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May 31st, 2013, 10:14 PM   #11
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Re: A new approach to Fermat's last theorem

Quote:
 Originally Posted by Dacu If and then necessarily are the sides of a triangle.
I feel obliged to point out that this is false. May 31st, 2013, 10:48 PM   #12
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Re: A new approach to Fermat's last theorem

Quote:
Originally Posted by CRGreathouse
Quote:
 Originally Posted by Dacu If and then necessarily are the sides of a triangle.
I feel obliged to point out that this is false.
Hello!
You're right!Thousands of excuses! Adjustment:If and the natural numbers then necessarily are the sides of a triangle.In fact even for my assertion is valid and bviously .
Thank you very much! June 1st, 2013, 03:54 AM #13 Math Team   Joined: Apr 2012 Posts: 1,579 Thanks: 22 Re: A new approach to Fermat's last theorem I'm not sure what the '*' is doing in 'N*'. Surely you don't mean that any three natural numbers form the sides of a triangle. You can't, for instance, adjust angles to make a triangle with sides 1, 2 and 10,000, just to take one screamingly obvious example. So what numbers are you talking about? June 1st, 2013, 03:58 AM #14 Math Team   Joined: Apr 2012 Posts: 1,579 Thanks: 22 Re: A new approach to Fermat's last theorem Clearly, if x, y and z are integers, or ANY numbers, where x?y?z and xyz forms a triangle, then for sure z
 June 1st, 2013, 04:33 AM #15 Senior Member   Joined: May 2013 Posts: 118 Thanks: 10 Re: A new approach to Fermat's last theorem What about FLT? June 1st, 2013, 04:45 AM   #16
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Re: A new approach to Fermat's last theorem

Quote:
 Originally Posted by johnr I'm not sure what the '*' is doing in 'N*'.
I'm not either. Usually X* denotes the group of units (= invertible elements) of X, so Z* would mean {-1, 1}. In this case I suspect the intended meaning is either Z \ {0} or else the positive integers {1, 2, ...}. June 4th, 2013, 11:11 AM   #17
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Re: A new approach to Fermat's last theorem

Quote:
 Originally Posted by bruno59 Therefore: ( and accoriding to relations (3) and the uniqueness of (a,b,c) we have proved,we have which is false and thus,the asumption: is true no more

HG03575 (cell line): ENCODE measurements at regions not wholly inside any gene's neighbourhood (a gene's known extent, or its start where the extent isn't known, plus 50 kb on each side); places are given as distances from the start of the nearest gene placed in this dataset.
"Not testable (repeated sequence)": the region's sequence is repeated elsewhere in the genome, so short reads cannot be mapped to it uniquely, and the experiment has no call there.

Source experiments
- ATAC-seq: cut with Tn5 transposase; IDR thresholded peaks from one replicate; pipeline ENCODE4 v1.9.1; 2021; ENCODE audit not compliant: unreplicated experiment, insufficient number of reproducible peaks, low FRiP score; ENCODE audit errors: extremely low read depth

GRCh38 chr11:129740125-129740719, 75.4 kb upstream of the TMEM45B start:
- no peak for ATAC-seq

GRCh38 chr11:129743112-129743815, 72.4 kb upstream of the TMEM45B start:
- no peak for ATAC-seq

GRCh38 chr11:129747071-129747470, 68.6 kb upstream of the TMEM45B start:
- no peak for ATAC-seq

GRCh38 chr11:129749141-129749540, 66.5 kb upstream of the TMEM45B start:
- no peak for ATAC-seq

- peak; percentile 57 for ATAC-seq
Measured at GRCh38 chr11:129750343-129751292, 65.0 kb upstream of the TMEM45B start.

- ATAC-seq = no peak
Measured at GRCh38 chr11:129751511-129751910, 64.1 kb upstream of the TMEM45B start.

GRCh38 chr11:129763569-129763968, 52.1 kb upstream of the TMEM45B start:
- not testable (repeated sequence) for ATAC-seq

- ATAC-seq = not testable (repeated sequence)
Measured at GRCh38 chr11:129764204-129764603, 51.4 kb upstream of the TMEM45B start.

This is how I ended my topic.I feel the uniquness argument can't apply here,so I try another way:
Comparing ( to the already known relation
(9)
we observe that in ( a has replaced c and a-b has replaced a.By (9) we had cocnluded (see step 2,subcases ?a and ?b):

and therefore,in a totally analogous way we can conclude now:

and thus:
r\:N|b \rightarrow \:a=0\ r\:b=0" />
absurdity June 6th, 2013, 09:46 PM #18 Newbie   Joined: Jun 2013 Posts: 6 Thanks: 0 Re: A new approach to Fermat's last theorem I HAVE FOUND A COUNTEREXAMPLE TO WHAT YOU SAY. IF N=7 THEN THE TRIPLE (a,b,c)=(1,2,3) SATISFIES ALL YOYR CRITERIA SO MY QUESTION IS : IF X,Y AND Z DON'T EXIST, HOW CAN THEIR REMAINDERS EXIST ? June 7th, 2013, 03:07 AM   #19
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Re: A new approach to Fermat's last theorem

Quote:
 Originally Posted by akenaton I HAVE FOUND A COUNTEREXAMPLE TO WHAT YOU SAY. IF N=7 THEN THE TRIPLE (a,b,c)=(1,2,3) SATISFIES ALL YOYR CRITERIA SO MY QUESTION IS : IF X,Y AND Z DON'T EXIST, HOW CAN THEIR REMAINDERS EXIST ?
Of course they can !
For every prime N of the 6q+1 form,there are exactly N-1 non trivial trios of remainders (a,b,c), satisfying the following relations
0<a<N, 0<b<N, 0<c<N and
or equavalently:
r\:N^2|a^N-c^N-(a-c)^N\ r\:N^2|b^N-c^N-(b-c)^N" />
Here's a list for the first 2 such primes
for ?=7 the trios (a.b,c) are: (2,4,6), (1,4,5), (1,2,3), (6,5,4), (6,3,2), (5,3,1)
for N=13 the trios are 3,9,12), (5,6,11), (1,9,10), (2,6, , (2,5,7), (1,3,4), (12,10,9), (12,4,3), (11,8,6), (11,7,5), (10,4,1), (8,7,2)
A trio of the form (b,a,c) is trivial to (a,b,c)
In half of these N-1 trios we have a+b=c and in the other half we have a+b=N+c
As the reader can see,we always have:

Primes of the 6q-1 form don't have trios at all
Numbers X=AN+a, Y=BN+b and Z=CN+c don't exist,because you can't find quotients A,B,C to satisfy: June 7th, 2013, 03:42 PM   #20
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Re: A new approach to Fermat's last theorem

Quote:
 Originally Posted by bruno59 In this topic I will try to prove the first case of Fermat's last theorem (FLT1 as it is often written) So the goal is to prove that if N divides none of X,Y,Z and N>2,then we can't have
Without slightest intention to be offensive I would like to quote:

Quote:
Quote:
 First case of Fermat's last theorem From Wikipedia, the free encyclopedia The first case of Fermat's last theorem says that for three integers x, y and z and a prime number p, where p does not divide the product xyz, there are no solutions to the equation
My question is whether and are equivalent equations.
It is well known and can be easily proved that to have solution the latter requires XYZ to be divisible by N.
Then the inverse statement must be true as well:

If coprime with then has no solution.

It is an equivalent of this elaborated proof, isn't it. Tags approach, fermat, theorem ,

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